• Issued: March 2017
  • Content last reviewed: March 2017

Ontario’s occupational health and safety system has made notable progress over the past year. These advances were possible because the system had a common agenda – the province’s integrated strategy, Healthy and Safe Workplaces Ontario – that focused the system’s attention on eliminating the greatest risks to worker health and safety. The system’s progress is also due to the willingness of stakeholders to work collaboratively and build partnerships both within and outside the system.

The integrated strategy will continue to be the roadmap for the system. Our system partners will continue to focus on improving how they plan and deliver initiatives and collaborate with each other and with new partners. Effective planning will still require a shared goal and continued emphasis on finding new ways to expand our capacity to reach those who are most in need, and at the same maintaining existing service delivery levels, through new and innovative delivery models and with new partners. This will require a commitment for the system partners to share knowledge and expertise, as well as access to data and information to achieve the results we desire.

Looking ahead, Ontario’s economy and workplaces are changing. These changes aren’t just affecting occupational health and safety; they are also – as the Changing Workplaces Review currently underway indicates – influencing employment standards and labour relations. The factors driving these changes include globalization, trade liberalization, technological change, the growth of the service sector and changes in the nature of standard employment relationships. Change presents new challenges but also transformational opportunities for improving and expanding the delivery of occupational health and safety. We will have to reassess the priorities in the integrated strategy and, if necessary, update them to ensure they keep pace with changing work environments.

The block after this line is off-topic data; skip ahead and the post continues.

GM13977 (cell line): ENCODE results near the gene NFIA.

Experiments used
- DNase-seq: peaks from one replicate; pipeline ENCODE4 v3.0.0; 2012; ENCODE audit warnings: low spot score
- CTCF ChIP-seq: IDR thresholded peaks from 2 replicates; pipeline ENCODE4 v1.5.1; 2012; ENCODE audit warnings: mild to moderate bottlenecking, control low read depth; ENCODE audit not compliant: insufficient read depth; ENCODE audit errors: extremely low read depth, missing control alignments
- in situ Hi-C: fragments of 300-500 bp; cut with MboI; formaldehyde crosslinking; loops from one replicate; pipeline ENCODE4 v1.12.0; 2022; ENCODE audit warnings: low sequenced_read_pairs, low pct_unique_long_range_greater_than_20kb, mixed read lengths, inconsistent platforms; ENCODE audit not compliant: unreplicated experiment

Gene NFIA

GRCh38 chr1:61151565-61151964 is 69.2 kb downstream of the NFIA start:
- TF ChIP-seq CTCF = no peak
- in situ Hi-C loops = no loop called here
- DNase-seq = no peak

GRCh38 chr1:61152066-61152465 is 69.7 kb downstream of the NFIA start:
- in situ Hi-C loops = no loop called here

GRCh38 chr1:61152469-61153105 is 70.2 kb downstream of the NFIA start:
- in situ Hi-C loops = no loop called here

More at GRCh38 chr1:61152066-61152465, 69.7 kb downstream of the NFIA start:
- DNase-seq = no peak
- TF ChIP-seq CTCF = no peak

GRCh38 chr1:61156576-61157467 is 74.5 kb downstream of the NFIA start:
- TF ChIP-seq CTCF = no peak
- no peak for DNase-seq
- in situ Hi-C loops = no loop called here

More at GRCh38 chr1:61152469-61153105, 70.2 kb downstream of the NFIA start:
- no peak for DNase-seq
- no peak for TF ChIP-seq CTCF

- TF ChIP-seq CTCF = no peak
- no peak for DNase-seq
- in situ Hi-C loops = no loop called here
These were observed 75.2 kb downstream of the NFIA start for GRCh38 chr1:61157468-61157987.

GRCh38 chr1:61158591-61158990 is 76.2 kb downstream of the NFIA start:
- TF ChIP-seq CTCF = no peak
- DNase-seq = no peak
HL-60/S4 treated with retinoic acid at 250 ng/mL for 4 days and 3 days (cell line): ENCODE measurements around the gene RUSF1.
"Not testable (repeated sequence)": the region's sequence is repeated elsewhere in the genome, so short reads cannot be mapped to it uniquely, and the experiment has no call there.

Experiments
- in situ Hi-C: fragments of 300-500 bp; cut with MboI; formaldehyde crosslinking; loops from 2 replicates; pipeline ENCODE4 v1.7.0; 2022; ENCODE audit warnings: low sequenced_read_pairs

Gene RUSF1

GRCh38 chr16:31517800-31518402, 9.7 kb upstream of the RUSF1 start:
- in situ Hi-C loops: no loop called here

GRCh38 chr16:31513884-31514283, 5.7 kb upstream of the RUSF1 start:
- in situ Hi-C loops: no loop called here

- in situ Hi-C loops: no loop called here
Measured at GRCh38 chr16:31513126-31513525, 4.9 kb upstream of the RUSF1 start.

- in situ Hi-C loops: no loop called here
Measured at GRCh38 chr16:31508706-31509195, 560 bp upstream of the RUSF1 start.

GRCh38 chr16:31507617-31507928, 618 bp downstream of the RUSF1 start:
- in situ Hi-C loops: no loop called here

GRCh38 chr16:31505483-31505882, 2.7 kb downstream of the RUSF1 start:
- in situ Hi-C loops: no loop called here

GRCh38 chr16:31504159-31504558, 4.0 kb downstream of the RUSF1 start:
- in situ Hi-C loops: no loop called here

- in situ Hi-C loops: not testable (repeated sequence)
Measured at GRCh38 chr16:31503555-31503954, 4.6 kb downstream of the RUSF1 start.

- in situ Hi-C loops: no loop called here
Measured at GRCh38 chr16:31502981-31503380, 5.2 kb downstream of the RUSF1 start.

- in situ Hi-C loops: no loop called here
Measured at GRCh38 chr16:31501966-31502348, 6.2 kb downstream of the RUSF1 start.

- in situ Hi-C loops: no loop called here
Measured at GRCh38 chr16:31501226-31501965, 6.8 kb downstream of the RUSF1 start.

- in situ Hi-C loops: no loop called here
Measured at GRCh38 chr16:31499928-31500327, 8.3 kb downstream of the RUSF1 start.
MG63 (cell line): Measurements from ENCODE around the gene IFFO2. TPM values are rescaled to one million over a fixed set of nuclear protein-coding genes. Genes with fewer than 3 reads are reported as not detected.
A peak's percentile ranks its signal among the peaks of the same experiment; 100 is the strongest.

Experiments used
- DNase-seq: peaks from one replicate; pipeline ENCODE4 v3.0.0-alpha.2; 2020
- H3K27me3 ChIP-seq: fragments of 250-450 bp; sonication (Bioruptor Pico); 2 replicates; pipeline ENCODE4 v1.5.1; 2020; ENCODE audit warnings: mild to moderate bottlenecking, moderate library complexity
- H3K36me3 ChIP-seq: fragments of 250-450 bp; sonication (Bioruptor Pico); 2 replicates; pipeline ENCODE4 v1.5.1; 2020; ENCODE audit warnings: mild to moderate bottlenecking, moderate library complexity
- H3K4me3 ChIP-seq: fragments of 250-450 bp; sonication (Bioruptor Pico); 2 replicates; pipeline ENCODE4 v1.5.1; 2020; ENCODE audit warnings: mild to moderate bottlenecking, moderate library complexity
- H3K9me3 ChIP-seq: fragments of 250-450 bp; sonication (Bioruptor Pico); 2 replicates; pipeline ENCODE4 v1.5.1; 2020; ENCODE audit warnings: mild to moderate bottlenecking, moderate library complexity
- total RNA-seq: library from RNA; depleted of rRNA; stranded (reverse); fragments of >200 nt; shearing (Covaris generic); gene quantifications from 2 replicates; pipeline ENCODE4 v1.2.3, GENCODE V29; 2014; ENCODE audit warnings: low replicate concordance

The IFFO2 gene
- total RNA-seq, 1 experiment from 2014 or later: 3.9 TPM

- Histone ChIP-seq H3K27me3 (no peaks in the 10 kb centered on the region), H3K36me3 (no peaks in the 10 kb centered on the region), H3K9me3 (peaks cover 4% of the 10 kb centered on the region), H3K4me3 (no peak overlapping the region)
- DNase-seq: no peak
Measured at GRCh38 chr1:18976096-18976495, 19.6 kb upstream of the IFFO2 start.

While the system must sustain its focus on the highest risks in occupational health and safety – including addressing hazardous occupational exposures, a persistent and leading cause of fatalities for Ontario workers – and on the sectors with higher fatality rates, we will also need to identify and implement programs, resources and services to address issues of growing importance such as violence and harassment in the workplace. From our current efforts in addressing violence in health care, the system will learn important lessons that can be applied in other sectors, such as education and the broader public sector. Mental health also continues to an important occupational health and safety issue, and the system will require more capacity – resources, knowledge and expertise – to support workplaces.

Workplace injuries are tragic and always preventable. They must never be seen as just the “cost of doing business”. Everyone has a responsibility to create the type of health and safety culture that ensures workers return home safe at the end of every work day. Making that kind of significant and lasting change in our workplaces requires the co-operation of researchers, governments and non-profits, employers, workers and broader society.

Previous | Next